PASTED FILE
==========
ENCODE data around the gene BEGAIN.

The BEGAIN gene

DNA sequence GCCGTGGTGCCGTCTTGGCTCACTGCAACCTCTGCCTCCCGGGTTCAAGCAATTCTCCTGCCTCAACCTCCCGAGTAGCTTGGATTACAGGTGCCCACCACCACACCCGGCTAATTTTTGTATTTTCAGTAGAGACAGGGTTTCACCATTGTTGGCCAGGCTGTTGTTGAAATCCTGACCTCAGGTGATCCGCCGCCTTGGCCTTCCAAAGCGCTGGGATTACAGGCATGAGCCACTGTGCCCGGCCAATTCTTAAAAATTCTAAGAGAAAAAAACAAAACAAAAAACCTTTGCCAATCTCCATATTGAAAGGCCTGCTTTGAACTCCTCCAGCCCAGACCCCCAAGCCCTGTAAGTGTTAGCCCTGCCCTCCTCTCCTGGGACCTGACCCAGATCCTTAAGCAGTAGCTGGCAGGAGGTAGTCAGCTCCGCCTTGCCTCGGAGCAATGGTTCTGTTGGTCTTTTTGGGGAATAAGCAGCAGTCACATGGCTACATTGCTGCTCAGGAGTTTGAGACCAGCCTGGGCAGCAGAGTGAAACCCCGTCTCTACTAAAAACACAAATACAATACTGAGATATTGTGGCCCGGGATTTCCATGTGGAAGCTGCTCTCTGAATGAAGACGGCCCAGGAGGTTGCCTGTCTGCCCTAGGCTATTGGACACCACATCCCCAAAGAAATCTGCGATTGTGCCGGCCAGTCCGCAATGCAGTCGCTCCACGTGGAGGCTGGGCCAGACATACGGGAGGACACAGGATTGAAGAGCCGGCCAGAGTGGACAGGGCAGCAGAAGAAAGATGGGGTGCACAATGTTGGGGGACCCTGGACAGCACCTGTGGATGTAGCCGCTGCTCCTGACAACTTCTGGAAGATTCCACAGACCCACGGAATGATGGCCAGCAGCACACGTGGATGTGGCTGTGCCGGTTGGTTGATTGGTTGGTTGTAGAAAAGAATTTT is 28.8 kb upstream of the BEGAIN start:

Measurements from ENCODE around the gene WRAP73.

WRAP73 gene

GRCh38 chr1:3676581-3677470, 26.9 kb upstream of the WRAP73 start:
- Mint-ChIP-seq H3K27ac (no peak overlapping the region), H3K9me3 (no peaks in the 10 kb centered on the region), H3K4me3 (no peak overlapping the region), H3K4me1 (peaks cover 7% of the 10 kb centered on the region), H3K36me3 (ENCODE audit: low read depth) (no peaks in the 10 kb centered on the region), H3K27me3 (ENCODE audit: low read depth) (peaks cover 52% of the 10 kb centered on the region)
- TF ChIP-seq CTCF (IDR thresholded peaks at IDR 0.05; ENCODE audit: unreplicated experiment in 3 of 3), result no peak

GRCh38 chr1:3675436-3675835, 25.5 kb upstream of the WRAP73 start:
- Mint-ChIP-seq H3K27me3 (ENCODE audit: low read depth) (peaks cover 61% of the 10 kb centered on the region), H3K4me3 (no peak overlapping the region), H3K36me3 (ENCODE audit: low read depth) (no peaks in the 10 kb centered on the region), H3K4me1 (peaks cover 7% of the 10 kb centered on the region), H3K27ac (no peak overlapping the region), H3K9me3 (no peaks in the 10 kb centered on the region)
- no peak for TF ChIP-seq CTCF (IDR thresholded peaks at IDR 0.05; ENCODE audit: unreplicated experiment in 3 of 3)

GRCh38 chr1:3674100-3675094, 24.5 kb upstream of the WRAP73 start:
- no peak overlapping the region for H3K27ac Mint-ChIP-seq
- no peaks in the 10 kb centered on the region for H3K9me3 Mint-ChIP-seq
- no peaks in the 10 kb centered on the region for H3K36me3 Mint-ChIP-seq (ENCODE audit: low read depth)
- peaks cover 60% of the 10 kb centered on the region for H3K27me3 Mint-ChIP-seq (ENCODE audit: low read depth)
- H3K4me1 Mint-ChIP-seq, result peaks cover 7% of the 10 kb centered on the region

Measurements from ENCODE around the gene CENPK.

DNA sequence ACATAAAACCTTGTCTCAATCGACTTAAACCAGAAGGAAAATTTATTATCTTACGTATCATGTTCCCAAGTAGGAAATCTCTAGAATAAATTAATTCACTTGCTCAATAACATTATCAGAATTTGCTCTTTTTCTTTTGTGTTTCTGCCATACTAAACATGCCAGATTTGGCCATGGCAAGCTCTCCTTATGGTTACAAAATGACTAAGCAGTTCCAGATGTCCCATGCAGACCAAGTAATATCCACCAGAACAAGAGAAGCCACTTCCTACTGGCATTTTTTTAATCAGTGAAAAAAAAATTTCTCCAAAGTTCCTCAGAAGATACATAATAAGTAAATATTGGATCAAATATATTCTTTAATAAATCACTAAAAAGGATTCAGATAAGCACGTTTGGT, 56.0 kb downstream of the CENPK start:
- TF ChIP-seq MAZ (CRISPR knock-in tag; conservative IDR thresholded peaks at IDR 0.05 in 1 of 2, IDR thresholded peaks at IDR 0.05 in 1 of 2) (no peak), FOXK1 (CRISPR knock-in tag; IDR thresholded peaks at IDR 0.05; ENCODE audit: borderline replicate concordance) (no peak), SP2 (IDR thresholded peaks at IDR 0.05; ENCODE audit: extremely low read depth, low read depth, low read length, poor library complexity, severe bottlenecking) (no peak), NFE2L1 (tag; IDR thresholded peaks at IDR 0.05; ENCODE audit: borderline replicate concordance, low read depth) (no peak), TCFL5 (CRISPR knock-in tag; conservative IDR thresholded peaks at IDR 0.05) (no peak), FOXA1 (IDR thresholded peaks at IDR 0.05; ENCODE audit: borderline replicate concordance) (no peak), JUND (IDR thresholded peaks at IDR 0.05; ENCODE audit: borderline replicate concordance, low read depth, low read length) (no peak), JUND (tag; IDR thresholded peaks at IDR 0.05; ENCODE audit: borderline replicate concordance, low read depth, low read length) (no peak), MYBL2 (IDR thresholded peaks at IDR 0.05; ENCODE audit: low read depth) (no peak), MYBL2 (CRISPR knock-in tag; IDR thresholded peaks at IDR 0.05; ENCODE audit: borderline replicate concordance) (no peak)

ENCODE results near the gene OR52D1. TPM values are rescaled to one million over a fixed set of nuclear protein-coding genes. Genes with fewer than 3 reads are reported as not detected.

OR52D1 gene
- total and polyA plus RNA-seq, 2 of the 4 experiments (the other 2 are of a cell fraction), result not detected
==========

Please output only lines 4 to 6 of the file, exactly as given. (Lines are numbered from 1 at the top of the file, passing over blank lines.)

Measurements from ENCODE around the gene WRAP73.

WRAP73 gene

GRCh38 chr1:3676581-3677470, 26.9 kb upstream of the WRAP73 start: